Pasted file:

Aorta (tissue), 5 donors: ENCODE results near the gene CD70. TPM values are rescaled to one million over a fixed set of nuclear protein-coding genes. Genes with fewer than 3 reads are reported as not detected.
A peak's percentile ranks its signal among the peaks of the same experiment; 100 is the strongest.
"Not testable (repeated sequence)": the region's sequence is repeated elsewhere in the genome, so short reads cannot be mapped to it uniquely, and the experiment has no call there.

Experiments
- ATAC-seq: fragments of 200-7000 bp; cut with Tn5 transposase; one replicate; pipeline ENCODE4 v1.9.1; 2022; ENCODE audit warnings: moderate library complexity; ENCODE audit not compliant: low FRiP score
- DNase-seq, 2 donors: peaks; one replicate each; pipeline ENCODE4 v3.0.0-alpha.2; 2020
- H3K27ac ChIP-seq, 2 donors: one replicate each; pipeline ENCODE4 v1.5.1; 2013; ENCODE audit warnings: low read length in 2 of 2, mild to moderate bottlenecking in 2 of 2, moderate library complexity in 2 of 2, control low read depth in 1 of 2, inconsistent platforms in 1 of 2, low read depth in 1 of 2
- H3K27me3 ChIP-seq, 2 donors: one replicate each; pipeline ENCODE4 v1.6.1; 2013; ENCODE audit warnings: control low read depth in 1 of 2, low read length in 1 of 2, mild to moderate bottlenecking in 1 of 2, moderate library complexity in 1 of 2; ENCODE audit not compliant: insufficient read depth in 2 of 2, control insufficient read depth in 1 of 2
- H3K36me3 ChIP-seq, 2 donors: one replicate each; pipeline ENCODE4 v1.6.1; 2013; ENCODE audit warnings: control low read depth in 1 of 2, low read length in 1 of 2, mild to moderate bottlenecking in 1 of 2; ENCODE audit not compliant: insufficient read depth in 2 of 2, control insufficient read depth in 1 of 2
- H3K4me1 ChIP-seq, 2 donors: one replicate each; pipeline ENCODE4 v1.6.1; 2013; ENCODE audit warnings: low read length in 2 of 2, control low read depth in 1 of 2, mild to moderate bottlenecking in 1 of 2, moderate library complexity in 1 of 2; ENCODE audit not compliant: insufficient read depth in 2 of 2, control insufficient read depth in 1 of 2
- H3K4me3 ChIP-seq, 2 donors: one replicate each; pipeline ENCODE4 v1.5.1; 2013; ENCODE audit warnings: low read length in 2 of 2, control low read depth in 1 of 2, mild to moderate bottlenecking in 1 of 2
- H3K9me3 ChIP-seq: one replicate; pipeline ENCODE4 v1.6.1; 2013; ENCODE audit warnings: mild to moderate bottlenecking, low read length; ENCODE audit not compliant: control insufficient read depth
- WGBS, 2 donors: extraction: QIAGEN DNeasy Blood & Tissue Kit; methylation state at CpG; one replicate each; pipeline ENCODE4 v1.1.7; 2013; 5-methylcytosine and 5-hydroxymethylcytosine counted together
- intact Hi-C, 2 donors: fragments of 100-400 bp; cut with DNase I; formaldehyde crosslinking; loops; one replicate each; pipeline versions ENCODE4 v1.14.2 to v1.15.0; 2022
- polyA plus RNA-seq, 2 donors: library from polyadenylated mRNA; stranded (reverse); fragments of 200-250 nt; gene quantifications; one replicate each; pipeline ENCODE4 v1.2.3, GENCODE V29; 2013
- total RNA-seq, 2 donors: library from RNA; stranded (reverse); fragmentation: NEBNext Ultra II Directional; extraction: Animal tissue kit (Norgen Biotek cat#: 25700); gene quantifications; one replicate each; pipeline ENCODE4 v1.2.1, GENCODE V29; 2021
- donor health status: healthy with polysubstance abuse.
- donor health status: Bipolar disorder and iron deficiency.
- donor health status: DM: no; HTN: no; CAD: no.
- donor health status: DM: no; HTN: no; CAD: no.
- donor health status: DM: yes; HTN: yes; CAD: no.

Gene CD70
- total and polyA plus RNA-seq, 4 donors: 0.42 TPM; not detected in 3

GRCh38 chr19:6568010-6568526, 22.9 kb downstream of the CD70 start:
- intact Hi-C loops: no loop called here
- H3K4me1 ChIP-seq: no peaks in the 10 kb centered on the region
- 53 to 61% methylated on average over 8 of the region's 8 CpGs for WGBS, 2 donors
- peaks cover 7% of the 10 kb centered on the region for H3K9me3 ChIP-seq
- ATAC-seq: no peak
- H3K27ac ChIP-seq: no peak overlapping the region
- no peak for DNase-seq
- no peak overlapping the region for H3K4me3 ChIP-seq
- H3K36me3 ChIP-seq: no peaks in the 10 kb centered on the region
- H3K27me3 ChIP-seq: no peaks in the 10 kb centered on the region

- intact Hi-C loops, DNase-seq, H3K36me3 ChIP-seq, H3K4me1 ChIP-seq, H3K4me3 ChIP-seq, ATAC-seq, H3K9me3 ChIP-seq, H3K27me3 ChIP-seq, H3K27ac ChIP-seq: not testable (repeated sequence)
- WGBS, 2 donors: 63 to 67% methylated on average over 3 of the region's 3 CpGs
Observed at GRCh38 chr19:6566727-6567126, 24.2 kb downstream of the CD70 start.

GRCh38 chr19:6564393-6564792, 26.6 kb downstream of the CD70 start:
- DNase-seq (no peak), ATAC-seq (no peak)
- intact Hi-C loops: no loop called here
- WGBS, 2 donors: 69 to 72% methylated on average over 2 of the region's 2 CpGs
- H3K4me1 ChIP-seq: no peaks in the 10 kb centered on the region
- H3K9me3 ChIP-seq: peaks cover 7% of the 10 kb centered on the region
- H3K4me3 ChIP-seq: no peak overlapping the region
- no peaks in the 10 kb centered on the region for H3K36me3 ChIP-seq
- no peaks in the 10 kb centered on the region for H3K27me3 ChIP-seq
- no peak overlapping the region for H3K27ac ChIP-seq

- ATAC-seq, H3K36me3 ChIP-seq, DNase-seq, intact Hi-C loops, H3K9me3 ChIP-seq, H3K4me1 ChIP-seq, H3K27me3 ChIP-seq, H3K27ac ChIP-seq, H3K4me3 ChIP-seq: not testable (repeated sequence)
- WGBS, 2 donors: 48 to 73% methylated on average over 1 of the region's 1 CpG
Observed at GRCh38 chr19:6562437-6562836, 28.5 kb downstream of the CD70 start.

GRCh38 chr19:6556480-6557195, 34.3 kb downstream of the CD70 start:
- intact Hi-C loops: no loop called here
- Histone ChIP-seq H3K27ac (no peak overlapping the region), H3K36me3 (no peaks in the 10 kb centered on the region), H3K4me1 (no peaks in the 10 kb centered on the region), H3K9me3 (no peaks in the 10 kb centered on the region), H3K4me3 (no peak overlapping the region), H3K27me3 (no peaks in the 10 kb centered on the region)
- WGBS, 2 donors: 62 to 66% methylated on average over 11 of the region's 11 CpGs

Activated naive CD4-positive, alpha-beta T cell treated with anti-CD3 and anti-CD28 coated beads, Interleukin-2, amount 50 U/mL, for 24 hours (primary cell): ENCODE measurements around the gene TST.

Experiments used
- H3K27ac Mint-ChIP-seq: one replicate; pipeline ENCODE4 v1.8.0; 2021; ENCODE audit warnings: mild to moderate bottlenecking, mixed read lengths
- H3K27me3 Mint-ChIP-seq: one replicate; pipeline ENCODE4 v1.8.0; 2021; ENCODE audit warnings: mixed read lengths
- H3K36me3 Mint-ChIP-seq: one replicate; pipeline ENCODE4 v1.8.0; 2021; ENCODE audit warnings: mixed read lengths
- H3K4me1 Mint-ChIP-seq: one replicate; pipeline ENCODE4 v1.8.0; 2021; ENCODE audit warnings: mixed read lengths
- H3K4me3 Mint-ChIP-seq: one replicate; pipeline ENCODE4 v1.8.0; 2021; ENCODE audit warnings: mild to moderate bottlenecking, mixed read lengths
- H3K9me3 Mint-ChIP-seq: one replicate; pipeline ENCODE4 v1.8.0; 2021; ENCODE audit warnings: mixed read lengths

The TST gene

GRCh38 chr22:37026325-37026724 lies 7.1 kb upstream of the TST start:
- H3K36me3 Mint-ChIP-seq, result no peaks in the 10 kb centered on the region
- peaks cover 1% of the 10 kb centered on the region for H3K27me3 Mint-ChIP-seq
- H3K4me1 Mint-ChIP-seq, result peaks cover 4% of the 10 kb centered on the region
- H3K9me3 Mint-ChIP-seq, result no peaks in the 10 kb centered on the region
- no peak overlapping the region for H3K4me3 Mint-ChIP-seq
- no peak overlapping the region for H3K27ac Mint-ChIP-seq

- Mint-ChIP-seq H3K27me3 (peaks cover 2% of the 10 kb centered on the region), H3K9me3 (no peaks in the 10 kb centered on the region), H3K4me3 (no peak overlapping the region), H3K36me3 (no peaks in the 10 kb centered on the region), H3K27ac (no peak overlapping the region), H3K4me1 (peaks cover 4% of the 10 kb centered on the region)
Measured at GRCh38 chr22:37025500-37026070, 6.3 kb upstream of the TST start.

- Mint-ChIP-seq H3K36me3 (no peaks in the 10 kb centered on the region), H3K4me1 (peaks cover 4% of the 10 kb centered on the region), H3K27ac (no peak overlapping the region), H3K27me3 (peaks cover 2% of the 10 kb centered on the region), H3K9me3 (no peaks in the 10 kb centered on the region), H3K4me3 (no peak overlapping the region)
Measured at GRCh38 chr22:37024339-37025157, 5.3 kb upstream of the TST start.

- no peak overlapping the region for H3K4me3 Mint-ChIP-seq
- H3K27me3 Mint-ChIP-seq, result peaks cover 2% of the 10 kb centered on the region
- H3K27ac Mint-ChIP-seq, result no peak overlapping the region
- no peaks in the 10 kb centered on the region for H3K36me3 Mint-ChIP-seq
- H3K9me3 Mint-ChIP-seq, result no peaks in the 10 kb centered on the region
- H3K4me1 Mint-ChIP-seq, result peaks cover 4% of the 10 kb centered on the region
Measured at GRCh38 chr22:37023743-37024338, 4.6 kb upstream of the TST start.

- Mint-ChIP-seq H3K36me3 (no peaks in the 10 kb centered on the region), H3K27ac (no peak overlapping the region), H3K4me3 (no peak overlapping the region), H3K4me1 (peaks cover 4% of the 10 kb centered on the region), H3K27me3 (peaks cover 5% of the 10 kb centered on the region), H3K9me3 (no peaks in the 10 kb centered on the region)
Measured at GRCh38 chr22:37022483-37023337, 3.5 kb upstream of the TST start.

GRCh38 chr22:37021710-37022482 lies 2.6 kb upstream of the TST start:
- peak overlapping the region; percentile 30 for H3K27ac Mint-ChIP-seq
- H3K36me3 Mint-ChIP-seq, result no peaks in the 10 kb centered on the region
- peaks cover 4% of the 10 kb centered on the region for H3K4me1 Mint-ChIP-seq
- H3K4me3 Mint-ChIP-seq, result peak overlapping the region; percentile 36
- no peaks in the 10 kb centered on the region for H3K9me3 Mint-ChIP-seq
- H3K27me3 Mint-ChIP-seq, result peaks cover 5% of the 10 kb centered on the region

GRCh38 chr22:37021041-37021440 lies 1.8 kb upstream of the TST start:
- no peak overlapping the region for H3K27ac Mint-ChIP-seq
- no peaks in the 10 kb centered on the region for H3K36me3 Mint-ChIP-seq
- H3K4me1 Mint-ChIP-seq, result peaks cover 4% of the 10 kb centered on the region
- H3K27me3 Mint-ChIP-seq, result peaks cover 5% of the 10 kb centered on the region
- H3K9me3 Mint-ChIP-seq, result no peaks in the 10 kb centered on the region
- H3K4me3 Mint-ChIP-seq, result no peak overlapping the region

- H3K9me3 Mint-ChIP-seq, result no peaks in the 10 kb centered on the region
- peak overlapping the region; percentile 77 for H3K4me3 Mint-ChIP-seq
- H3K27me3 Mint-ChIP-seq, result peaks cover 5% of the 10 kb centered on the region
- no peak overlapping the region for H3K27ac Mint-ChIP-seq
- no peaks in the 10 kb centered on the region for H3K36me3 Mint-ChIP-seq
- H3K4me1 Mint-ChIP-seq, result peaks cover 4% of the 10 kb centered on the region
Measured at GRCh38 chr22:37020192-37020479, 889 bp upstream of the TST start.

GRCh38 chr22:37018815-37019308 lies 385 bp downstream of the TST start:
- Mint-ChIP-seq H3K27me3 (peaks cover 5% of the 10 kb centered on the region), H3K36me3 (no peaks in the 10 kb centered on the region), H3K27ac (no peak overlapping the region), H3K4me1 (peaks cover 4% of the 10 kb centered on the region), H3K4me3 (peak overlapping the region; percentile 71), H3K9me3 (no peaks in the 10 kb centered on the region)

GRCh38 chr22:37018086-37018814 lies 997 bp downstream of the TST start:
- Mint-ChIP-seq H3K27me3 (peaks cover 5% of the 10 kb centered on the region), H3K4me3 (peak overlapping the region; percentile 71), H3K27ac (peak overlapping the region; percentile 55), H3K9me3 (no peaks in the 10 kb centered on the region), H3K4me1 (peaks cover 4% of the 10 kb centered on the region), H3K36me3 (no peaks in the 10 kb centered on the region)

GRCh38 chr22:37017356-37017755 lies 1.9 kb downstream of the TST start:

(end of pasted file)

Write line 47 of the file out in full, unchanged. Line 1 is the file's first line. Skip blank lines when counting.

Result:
- no peak overlapping the region for H3K27ac ChIP-seq